Also of interest are the bollards fronting the square, the shopfronts and the name Tullamore Brewery on what is now the Brewery Tap. Deverell’s brewery was in this location from about 1830 and was taken over by Patrick and Henry Egan about 1866. It continued to produce Egan’s Ale until the early 1920s. The ironwork in front of G.N Walshe and the fine doorcase on this house and what is now Sambodino’s and Kilroy’s showrooms (currently Mr Price) shows the changes on the town’s fine buildings since the 1900s.
Now with shopping moving out to the suburbs there is a case for more restoration of what were residential properties in the town based on the new realities of greatly reduced turnover in town centre shopping.
The road surface was not yet steamrolled – that would have to wait until after 1914–15.
It will be interesting to see how any pub and club in the former Woodchester building will retain the façade of the existing building (the former Dixon residence erected in 1752) and what lighting and advertising will be permitted by the planning authority.
Now the old post office has been painted and a carpark provided to the rear for 100 cars. This is forty more than in the square and should mean that the entire square saving the road to the Tanyard should be considered for presentation to the public as most other squares are in fine European towns.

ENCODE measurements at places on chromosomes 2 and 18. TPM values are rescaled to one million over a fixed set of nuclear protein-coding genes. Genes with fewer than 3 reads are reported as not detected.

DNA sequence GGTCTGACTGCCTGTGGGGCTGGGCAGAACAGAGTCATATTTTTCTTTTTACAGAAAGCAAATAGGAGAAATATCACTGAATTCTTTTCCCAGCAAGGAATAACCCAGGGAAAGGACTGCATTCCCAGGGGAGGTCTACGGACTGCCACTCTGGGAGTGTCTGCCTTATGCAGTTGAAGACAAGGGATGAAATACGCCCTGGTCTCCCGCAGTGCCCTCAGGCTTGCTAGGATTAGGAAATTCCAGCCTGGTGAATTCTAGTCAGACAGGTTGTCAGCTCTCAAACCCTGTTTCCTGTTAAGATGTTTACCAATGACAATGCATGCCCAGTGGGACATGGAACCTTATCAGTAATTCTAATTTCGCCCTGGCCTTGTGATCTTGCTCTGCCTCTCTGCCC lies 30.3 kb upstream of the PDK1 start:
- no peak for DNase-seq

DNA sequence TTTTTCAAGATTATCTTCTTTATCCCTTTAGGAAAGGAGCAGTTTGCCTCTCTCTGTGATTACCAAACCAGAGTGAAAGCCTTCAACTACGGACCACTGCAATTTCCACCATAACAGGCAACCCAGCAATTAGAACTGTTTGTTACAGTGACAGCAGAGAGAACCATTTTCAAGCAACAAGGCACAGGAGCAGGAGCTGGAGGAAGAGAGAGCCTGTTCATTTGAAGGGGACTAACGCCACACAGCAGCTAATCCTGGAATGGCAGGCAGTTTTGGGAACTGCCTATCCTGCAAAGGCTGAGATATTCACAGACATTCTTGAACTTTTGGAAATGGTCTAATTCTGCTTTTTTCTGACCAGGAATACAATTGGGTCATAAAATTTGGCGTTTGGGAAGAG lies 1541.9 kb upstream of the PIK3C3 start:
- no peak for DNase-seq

What has gone in the picture includes the bollards, the house where Galvin’s Ladieswear was located (formerly Gill’s drapery and now Anthony Kearn’s Guy Clothing). The former McMullen three-storey house opposite Guy Clothing was demolished in the 1940s to make way for the Ritz Cinema. The cinema, in turn, was demolished in 1982 and part of the site acquired for the access to the Roselawn town houses.
Views of the Flanagan building in the early 1900s and again in the 1980s
Good buildings have survived including the offices of Conway & Kearney and much of the square. The lovely old 1740s building where the library is now located was demolished in 1936 to make way for the new Tullamore Vocational School. The 2011 façade to the old school (later library) appears to have worked well. The Bank of Ireland restored the facades of its buildings in 1979 as did the Northern Bank the former town hall, now Eddie Rocket’s. Finally, a few gas lamps can be seen in the picture. These may date back to 1860 when gas lighting was first introduced. It was the era before the telegraph and later telephone poles and, of course, the motor car.